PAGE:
Tesla page not found known error message

5.8 After you have logged into your Tesla account copy the URL from the address bar.

Tesla callback address bar

5.9 Navigate back to Home Assistant and paste this callback into the dialogue box provided and choose ‘Generate token from URL’

Tesla HTTP Proxy add-on example

5.10 Click ‘OK’ at the Authorization complete screen which will copy the refresh token to your clipboard

5.11 Navigate back to the Tesla HTTP Proxy add on screen and choose ‘Enrol public key in your vehicle’ and follow the instructions.
  1. Sign in to the Tesla App
  2. Scan the QR Code
  3. Click ‘Finish setup’ on your phone and it will install the ‘Virtual Key’ in your vehicle

Tesla Set Up Third-Party Virtual Key

6. Install the Tesla Custom Integration

6.1 Home Assistant Tesla Custom Integration installation

You now have a ‘Refresh Token’ that will enable the Tesla Custom Integration to authenticate. Install it from  GitHub repository link or simply click the ‘Add Repository’ button below for a quick setup and add the repository.

Add Repository to HA

6.2 Agree that you need the Tesla HTTP Proxy, which you have already done.

Tesla Configuration API Proxy notification

6.3 Enter your email address and the ‘Refresh Token’ from step 5.10.

Tesla Configuration

6.4 Within your integrations you will now see commands to control your Tesla.

Tesla Controls now enabled

Congratulations! You’ve now got your own Tesla Integration working without the need for ongoing subscription to Tessie! Have questions or feedback for Home Assistant with Cloudflare Zero Trust? Feel free to share your thoughts or ask for help in the comments below.

Did this guide help you secure your Home Assistant remotely? If you found it valuable and are feeling generous, consider Buying Me A Coffee. Your support encourages me to create more helpful content like this. Cheers!

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  • Comment (18)
  • This is a very well explained guide!
    Unfortunately i’m stuck on the last step… When I scan the QR-code I get an error from Tesla app, claiming, that this is an third party app and its not registered…
    Somebody have an Idea of what I did wrong?

    • Unfortunately I haven’t seen that, my suggestion is to run through it again. There is a timeout and you may have been a bit slow through it (I know I was for the first few goes). Let me know how you go!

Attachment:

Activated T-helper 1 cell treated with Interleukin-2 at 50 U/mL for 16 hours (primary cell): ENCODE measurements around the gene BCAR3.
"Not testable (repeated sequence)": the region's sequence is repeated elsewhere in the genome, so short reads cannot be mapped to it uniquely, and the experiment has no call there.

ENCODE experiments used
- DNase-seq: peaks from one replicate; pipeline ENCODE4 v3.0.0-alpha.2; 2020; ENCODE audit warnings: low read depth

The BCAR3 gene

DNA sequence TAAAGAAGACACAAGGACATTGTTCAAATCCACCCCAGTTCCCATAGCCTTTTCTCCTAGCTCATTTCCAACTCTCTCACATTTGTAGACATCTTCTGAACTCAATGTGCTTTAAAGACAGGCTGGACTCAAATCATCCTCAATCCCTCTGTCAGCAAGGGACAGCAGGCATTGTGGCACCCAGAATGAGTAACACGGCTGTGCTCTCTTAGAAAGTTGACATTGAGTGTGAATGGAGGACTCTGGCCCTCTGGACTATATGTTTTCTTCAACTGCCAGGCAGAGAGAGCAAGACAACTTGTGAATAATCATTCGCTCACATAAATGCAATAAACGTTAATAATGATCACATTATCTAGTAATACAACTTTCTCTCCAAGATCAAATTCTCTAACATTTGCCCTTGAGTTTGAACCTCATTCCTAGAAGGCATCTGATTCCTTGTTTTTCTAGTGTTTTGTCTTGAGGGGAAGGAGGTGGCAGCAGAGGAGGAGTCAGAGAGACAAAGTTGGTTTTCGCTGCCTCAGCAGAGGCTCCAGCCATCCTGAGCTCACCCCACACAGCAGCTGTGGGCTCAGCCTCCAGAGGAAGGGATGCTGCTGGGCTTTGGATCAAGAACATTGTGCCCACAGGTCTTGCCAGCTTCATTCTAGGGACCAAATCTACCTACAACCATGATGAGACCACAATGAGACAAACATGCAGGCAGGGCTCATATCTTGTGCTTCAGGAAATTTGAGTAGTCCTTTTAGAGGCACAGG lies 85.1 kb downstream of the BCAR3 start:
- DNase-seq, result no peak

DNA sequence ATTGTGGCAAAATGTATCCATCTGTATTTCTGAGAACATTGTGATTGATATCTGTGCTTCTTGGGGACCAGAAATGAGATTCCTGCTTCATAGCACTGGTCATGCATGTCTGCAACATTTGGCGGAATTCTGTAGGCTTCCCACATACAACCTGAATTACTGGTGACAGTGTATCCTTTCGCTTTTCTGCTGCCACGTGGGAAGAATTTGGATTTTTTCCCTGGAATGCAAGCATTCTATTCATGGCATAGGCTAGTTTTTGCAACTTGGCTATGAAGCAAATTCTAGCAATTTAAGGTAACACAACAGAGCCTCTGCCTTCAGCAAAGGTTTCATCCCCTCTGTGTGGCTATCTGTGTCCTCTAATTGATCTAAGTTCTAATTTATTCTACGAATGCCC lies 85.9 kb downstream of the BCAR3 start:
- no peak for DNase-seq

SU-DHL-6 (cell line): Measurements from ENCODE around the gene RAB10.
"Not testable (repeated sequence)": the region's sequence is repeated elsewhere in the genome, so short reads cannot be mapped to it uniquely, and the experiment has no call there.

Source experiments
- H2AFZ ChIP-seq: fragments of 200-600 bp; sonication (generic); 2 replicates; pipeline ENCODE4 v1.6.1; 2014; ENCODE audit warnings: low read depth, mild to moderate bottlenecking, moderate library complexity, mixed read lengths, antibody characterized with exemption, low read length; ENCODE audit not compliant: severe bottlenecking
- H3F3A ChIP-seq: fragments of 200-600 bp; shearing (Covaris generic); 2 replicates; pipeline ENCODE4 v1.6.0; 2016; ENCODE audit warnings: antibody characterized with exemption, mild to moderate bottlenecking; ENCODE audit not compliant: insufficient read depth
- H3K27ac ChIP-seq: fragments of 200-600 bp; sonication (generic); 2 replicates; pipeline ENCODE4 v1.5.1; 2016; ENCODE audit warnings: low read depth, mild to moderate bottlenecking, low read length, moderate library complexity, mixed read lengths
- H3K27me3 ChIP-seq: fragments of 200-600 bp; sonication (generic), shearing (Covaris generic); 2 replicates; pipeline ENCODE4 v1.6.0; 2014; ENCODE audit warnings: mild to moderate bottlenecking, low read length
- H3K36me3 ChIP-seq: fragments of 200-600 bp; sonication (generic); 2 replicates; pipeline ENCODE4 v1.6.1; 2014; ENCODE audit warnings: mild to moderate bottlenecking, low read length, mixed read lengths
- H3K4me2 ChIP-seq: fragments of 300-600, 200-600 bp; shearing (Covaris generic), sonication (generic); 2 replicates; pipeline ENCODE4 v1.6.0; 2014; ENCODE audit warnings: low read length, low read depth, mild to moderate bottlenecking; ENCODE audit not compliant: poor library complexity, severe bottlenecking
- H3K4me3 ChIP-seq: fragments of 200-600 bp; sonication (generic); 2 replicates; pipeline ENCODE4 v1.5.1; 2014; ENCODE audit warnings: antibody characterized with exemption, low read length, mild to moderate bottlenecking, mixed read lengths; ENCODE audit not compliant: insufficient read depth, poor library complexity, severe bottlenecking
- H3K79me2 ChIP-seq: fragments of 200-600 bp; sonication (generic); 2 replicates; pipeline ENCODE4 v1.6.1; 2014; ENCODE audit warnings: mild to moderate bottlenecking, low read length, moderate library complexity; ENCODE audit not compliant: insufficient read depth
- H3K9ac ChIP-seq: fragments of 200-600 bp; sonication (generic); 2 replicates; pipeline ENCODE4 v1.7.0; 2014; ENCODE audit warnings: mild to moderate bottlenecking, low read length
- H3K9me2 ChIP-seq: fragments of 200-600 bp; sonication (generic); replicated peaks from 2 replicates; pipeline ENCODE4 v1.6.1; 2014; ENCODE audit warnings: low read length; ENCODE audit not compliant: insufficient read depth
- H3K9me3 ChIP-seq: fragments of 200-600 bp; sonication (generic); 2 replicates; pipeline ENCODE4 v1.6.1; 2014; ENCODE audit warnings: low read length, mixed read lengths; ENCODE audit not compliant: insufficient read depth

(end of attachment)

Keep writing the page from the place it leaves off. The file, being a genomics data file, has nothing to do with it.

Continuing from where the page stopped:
• Thanks for the detailed description! Would this process result in getting location updates via streaming or via polling?

  • “I’m currently trying to install the Tesla integration in Home Assistant. I’m quite new to this topic, so this guide came in handy for me. I had already set up a tunnel via Cloudflare, and my HA server is externally accessible. Now, I’ve set up a second tunnel and installed the Apache server. It’s now accessible via https://tesla.myaddress.com. What’s not entirely clear to me is where to get the public key stored in com.tesla.3p.public-key.pem. If I generate a key pair with openssl and rename the public key to com.tesla.3p.public-key.pem and copy it to /share/apache2/, then it is also displayed to me via https://tesla.myaddress.com. Additionally, I had to manually create the folders /share/tesla and /share/apache2, was that correct?”

    • This was an error in the blog that the certificate is available at this time. I’ve removed the step where you test your public key. As you pointed out it is not created at this time.

      You should not have to create the directories, do you get an error message if they are not created?

  • Thanks for the detailed guide. I have been postponing the fleet API as it was hard to follow but your guide was very helpful. I reached successfully until step 5.11 and when I scan the code on my mobile, I get the error ‘Unable to Share Vehicle, This third party isn’t registered with Tesla. We can’t grant them access at this time.’ Any suggestions?

  • Developer Account steps doesn’t require a Business Number for US, I see the Tax ID for UK though. Also it has the note saying that Tesla API is temporarily free during this trial period. Does that mean this will only work for a while before Tesla charging us for API call? Thanks

  • Hello,
    seems a nice guide, but only for HA OS users, not for me running HA in a docker container…

    I managed to settle Tesla developer needs..
    I managed to build a webserver (Apache2), I managed to create Cloudflare tunnel to that server.
    I’m stuck at creating the Tesla_http_proxy thing. I need more time and nerves. Only ChatGPT seems endless in energy on that 😉